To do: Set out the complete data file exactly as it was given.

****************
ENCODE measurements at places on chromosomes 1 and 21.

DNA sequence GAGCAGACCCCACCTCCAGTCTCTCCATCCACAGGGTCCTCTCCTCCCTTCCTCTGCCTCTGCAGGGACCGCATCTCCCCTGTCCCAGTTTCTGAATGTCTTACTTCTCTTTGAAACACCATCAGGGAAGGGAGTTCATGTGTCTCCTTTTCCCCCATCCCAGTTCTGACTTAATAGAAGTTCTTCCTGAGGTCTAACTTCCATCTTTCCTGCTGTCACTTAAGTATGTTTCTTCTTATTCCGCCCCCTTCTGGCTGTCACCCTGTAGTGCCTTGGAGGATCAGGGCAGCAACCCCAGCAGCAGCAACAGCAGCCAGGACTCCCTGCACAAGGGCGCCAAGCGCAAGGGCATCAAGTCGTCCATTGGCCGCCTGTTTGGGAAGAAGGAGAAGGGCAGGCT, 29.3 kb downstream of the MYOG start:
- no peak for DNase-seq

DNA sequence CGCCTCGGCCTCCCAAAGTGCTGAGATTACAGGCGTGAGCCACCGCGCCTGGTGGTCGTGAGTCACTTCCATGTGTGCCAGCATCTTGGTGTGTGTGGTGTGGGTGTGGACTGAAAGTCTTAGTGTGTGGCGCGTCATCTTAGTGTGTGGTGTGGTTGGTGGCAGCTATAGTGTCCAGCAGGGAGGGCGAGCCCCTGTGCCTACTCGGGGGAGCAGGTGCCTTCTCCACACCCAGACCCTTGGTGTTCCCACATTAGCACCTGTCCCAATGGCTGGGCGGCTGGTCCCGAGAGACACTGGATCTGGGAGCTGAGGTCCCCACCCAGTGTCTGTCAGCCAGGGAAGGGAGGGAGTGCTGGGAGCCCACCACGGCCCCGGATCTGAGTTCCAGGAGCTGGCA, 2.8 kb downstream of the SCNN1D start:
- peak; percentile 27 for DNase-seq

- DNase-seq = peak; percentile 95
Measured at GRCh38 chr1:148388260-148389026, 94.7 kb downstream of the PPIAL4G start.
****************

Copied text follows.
ENCODE measurements at places on chromosomes 1 and 21.

DNA sequence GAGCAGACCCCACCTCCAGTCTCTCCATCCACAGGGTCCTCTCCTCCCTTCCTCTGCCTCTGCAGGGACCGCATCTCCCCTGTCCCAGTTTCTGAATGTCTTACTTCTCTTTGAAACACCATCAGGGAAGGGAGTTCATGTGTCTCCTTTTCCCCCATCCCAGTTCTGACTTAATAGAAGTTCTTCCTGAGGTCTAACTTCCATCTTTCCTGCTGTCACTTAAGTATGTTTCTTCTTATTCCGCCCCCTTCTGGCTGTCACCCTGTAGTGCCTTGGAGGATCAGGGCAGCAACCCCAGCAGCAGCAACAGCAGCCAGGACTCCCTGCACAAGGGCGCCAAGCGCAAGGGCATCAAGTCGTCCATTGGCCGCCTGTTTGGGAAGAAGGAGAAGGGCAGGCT, 29.3 kb downstream of the MYOG start:
- no peak for DNase-seq

DNA sequence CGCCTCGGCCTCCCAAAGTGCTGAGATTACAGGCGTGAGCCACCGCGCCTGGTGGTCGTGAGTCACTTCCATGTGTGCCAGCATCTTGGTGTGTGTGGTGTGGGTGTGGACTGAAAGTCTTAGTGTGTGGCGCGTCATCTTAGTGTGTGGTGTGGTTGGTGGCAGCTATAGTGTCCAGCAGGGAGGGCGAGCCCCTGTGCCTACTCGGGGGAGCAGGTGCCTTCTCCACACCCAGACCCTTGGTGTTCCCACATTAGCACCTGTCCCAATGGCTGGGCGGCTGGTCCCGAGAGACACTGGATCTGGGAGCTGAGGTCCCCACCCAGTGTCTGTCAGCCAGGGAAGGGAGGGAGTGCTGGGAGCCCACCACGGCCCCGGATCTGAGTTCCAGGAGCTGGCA, 2.8 kb downstream of the SCNN1D start:
- peak; percentile 27 for DNase-seq

- DNase-seq = peak; percentile 95
Measured at GRCh38 chr1:148388260-148389026, 94.7 kb downstream of the PPIAL4G start.